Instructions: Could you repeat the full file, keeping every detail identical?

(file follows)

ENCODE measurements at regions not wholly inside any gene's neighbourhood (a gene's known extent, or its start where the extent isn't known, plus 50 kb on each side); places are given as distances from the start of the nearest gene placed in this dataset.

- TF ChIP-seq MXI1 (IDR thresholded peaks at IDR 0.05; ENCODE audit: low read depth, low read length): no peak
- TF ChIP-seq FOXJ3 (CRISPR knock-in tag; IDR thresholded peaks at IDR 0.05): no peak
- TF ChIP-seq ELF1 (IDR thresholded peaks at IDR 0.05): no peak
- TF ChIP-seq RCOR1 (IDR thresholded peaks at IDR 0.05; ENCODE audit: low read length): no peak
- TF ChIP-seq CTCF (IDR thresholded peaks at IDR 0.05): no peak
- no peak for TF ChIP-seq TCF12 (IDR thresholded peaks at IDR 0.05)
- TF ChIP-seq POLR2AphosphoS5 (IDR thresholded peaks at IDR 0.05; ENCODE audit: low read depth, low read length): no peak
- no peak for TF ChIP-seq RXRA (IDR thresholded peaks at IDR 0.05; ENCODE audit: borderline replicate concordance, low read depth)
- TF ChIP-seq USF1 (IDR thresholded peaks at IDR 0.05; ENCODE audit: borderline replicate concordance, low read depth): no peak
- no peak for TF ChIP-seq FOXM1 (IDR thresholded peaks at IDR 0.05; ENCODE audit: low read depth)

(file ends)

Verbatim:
ENCODE measurements at regions not wholly inside any gene's neighbourhood (a gene's known extent, or its start where the extent isn't known, plus 50 kb on each side); places are given as distances from the start of the nearest gene placed in this dataset.

- TF ChIP-seq MXI1 (IDR thresholded peaks at IDR 0.05; ENCODE audit: low read depth, low read length): no peak
- TF ChIP-seq FOXJ3 (CRISPR knock-in tag; IDR thresholded peaks at IDR 0.05): no peak
- TF ChIP-seq ELF1 (IDR thresholded peaks at IDR 0.05): no peak
- TF ChIP-seq RCOR1 (IDR thresholded peaks at IDR 0.05; ENCODE audit: low read length): no peak
- TF ChIP-seq CTCF (IDR thresholded peaks at IDR 0.05): no peak
- no peak for TF ChIP-seq TCF12 (IDR thresholded peaks at IDR 0.05)
- TF ChIP-seq POLR2AphosphoS5 (IDR thresholded peaks at IDR 0.05; ENCODE audit: low read depth, low read length): no peak
- no peak for TF ChIP-seq RXRA (IDR thresholded peaks at IDR 0.05; ENCODE audit: borderline replicate concordance, low read depth)
- TF ChIP-seq USF1 (IDR thresholded peaks at IDR 0.05; ENCODE audit: borderline replicate concordance, low read depth): no peak
- no peak for TF ChIP-seq FOXM1 (IDR thresholded peaks at IDR 0.05; ENCODE audit: low read depth)